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Fire Danger

What is a Red Flag Warning

A color-coded risk level gauge ranging from low to critical with an arrow pointing at extreme.

A warning issued by National Weather Service fire weather forecasters to alert users to an ongoing or imminent critical fire weather pattern.  Visit the Tucson Weather Web site for an up to date weather forecaste at:

The warning, from the National Weather Service in Tucson, alerts land management and fire districts to the potential for widespread new ignitions or control problems with existing fires, both of which could pose a threat to life and property. It is issued when it is an on-going event or the fire weather forecaster has a high degree of confidence that Red Flad criteria will occur within 48 hours of issuance.  Red Flad criteria is based on local area vegetation characteristics, local climatology, select weather criteria and/or any combination of critical weather and fuel moisture forecasts.  In some states, dry lightning and unstable air are criteria.  A Fire Weather Watch may be issued prior to the Red Flag Warning.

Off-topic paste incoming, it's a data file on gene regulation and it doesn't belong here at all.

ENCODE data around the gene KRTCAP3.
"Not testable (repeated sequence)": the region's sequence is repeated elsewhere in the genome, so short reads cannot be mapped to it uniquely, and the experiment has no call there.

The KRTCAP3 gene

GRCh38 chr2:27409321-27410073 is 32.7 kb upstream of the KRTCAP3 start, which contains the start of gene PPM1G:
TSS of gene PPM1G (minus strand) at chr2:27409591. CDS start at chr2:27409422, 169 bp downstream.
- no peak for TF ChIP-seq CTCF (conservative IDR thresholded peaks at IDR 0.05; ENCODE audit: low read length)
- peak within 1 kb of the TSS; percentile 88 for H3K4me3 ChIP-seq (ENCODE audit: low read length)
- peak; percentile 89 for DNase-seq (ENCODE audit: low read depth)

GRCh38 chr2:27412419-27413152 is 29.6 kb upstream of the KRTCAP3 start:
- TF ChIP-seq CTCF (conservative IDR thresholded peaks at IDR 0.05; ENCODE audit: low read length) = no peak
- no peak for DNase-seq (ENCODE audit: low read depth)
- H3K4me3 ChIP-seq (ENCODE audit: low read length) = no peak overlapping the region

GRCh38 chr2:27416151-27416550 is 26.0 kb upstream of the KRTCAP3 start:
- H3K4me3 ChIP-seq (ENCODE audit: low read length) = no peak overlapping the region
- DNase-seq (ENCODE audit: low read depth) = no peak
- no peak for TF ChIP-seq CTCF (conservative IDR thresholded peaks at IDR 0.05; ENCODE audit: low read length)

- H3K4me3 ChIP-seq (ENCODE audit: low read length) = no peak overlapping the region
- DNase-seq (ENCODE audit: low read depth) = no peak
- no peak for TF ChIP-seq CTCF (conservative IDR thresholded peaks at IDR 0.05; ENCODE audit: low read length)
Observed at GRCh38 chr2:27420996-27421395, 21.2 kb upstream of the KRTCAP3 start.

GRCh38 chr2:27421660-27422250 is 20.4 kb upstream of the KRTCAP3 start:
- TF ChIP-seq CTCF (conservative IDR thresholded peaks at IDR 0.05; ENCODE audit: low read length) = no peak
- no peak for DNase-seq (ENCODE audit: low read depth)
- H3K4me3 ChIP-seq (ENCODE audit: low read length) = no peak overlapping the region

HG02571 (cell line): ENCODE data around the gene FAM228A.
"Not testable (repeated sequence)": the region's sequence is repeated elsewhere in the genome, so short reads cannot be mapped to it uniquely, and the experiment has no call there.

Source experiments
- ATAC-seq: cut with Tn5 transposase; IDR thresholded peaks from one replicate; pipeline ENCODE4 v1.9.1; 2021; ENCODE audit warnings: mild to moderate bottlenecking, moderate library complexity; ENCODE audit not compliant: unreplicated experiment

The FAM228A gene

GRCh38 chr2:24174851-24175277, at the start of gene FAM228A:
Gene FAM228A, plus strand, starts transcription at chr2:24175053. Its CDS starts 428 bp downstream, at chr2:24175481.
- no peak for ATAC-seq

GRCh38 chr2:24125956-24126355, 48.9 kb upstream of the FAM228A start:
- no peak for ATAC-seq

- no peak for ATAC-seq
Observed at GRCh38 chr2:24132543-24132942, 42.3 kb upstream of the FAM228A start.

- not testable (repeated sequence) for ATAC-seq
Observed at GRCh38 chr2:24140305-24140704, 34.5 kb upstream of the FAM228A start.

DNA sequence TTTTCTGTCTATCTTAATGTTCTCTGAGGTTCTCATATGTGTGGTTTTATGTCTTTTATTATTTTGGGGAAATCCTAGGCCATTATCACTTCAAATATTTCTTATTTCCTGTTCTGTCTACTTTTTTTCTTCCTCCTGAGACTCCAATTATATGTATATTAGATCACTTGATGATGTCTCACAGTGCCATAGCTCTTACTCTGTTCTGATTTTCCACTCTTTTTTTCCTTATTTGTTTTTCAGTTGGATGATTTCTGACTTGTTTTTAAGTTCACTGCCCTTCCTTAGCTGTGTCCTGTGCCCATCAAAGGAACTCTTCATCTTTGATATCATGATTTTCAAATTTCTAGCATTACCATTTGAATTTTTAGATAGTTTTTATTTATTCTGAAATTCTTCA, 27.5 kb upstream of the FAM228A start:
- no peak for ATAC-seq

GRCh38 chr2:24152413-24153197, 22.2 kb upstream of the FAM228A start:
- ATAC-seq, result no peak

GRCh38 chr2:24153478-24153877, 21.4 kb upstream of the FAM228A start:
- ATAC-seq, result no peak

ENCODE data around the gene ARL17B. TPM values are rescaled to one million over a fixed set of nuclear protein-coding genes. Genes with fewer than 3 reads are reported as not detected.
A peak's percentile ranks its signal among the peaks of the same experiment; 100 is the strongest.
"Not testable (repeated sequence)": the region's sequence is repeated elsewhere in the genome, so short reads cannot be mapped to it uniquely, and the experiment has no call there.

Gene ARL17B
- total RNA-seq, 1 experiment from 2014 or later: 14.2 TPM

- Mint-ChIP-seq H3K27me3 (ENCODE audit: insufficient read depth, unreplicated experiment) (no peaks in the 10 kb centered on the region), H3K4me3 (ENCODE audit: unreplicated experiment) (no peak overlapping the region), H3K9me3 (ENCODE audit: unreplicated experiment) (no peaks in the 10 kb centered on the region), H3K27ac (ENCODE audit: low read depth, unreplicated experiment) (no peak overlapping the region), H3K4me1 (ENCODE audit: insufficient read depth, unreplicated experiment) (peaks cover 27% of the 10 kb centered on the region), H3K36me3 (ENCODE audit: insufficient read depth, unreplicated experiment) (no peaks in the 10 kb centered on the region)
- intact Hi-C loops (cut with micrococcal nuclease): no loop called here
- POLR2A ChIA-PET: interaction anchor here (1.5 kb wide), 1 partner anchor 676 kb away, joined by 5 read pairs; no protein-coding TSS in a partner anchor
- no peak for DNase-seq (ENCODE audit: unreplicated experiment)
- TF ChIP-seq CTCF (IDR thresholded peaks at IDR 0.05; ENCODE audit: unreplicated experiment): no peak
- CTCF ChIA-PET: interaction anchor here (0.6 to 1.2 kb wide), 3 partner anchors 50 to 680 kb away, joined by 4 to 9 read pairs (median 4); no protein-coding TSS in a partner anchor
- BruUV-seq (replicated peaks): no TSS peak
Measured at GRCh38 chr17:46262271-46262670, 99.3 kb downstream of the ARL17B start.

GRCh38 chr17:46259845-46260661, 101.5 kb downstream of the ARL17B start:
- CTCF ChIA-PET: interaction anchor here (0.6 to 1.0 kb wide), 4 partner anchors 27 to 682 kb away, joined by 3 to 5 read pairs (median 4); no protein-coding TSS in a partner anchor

Tubac Fire District will display a Red Flag on the flag pole to designate what the National Weather Service deems Red Flag Days~! 


The fire danger rating is an estimate of the potential risk for fires. It is calculated daily by measuring the humidity, wind speed, temperature and amount of precipitation.

A plain green square.
Low: Fires can start in places such as campgrounds and spread slowly into forests and then die out in open areas. Fires have low flames and are close to the ground. These types of fires are usually easy to control. There is little likelihood of lightning-caused fires
The image is a solid yellow square with no discernible features.
High: Fire spread is fast in the forest, though not for sustained periods. Fires are hot surface fires with some individual trees being consumed. Control may be difficult and mop-up would require considerable effort.
The image is a solid blue color with a slight gradient.
Moderate: Fire spread is moderate in forests and fast in open areas. Fires burn on the surface with moderate flames approximately 1.2m to 2.5m (4 to 8 feet) high. Controlling them may be difficult, with light to moderate mop-up required.
The image is a solid red square with no visible details or variations in color.
Extreme: Fires spread extremely fast for extended periods. Fires are extremely hot and there may be extensive crowning. Control may not be possible during the day and mop-up may be very extensive and difficult.
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